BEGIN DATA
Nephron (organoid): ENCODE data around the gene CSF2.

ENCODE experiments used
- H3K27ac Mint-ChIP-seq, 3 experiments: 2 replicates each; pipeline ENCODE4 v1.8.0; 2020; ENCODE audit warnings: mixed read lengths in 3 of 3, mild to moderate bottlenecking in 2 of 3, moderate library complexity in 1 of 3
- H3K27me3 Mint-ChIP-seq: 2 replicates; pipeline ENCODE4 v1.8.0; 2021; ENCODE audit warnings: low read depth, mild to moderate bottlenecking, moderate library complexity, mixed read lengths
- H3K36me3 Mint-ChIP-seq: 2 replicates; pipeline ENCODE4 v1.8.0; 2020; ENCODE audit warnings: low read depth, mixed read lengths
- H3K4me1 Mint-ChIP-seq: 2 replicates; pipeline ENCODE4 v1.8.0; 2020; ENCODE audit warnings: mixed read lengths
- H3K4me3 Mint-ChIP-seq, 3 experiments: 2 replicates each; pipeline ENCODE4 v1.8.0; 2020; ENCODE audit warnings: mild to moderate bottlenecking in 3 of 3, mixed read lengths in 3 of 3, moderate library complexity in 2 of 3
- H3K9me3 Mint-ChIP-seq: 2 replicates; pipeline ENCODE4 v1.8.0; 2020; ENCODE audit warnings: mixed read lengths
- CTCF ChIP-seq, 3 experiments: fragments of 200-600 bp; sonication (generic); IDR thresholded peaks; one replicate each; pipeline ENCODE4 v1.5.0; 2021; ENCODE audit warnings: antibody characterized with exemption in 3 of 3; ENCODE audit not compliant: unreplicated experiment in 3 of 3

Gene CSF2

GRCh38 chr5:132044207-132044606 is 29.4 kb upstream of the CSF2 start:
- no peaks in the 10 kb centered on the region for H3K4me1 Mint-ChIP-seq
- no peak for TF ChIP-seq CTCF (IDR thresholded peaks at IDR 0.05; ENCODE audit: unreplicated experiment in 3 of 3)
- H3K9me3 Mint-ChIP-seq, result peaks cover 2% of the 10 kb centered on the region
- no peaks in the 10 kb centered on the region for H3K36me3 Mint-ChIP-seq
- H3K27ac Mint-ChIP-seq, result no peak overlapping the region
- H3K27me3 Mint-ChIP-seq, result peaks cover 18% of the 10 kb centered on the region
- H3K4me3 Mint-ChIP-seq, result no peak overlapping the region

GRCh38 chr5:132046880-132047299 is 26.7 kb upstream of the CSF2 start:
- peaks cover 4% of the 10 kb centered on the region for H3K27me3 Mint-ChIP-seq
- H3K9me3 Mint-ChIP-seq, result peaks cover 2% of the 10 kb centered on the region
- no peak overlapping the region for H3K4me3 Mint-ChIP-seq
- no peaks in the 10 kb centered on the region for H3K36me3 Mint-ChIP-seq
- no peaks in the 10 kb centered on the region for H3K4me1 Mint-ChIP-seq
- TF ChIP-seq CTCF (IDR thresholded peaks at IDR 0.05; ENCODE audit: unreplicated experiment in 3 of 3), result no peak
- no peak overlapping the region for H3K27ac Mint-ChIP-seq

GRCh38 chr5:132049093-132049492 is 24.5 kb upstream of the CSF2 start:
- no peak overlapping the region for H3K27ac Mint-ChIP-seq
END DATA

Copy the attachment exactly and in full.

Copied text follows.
Nephron (organoid): ENCODE data around the gene CSF2.

ENCODE experiments used
- H3K27ac Mint-ChIP-seq, 3 experiments: 2 replicates each; pipeline ENCODE4 v1.8.0; 2020; ENCODE audit warnings: mixed read lengths in 3 of 3, mild to moderate bottlenecking in 2 of 3, moderate library complexity in 1 of 3
- H3K27me3 Mint-ChIP-seq: 2 replicates; pipeline ENCODE4 v1.8.0; 2021; ENCODE audit warnings: low read depth, mild to moderate bottlenecking, moderate library complexity, mixed read lengths
- H3K36me3 Mint-ChIP-seq: 2 replicates; pipeline ENCODE4 v1.8.0; 2020; ENCODE audit warnings: low read depth, mixed read lengths
- H3K4me1 Mint-ChIP-seq: 2 replicates; pipeline ENCODE4 v1.8.0; 2020; ENCODE audit warnings: mixed read lengths
- H3K4me3 Mint-ChIP-seq, 3 experiments: 2 replicates each; pipeline ENCODE4 v1.8.0; 2020; ENCODE audit warnings: mild to moderate bottlenecking in 3 of 3, mixed read lengths in 3 of 3, moderate library complexity in 2 of 3
- H3K9me3 Mint-ChIP-seq: 2 replicates; pipeline ENCODE4 v1.8.0; 2020; ENCODE audit warnings: mixed read lengths
- CTCF ChIP-seq, 3 experiments: fragments of 200-600 bp; sonication (generic); IDR thresholded peaks; one replicate each; pipeline ENCODE4 v1.5.0; 2021; ENCODE audit warnings: antibody characterized with exemption in 3 of 3; ENCODE audit not compliant: unreplicated experiment in 3 of 3

Gene CSF2

GRCh38 chr5:132044207-132044606 is 29.4 kb upstream of the CSF2 start:
- no peaks in the 10 kb centered on the region for H3K4me1 Mint-ChIP-seq
- no peak for TF ChIP-seq CTCF (IDR thresholded peaks at IDR 0.05; ENCODE audit: unreplicated experiment in 3 of 3)
- H3K9me3 Mint-ChIP-seq, result peaks cover 2% of the 10 kb centered on the region
- no peaks in the 10 kb centered on the region for H3K36me3 Mint-ChIP-seq
- H3K27ac Mint-ChIP-seq, result no peak overlapping the region
- H3K27me3 Mint-ChIP-seq, result peaks cover 18% of the 10 kb centered on the region
- H3K4me3 Mint-ChIP-seq, result no peak overlapping the region

GRCh38 chr5:132046880-132047299 is 26.7 kb upstream of the CSF2 start:
- peaks cover 4% of the 10 kb centered on the region for H3K27me3 Mint-ChIP-seq
- H3K9me3 Mint-ChIP-seq, result peaks cover 2% of the 10 kb centered on the region
- no peak overlapping the region for H3K4me3 Mint-ChIP-seq
- no peaks in the 10 kb centered on the region for H3K36me3 Mint-ChIP-seq
- no peaks in the 10 kb centered on the region for H3K4me1 Mint-ChIP-seq
- TF ChIP-seq CTCF (IDR thresholded peaks at IDR 0.05; ENCODE audit: unreplicated experiment in 3 of 3), result no peak
- no peak overlapping the region for H3K27ac Mint-ChIP-seq

GRCh38 chr5:132049093-132049492 is 24.5 kb upstream of the CSF2 start:
- no peak overlapping the region for H3K27ac Mint-ChIP-seq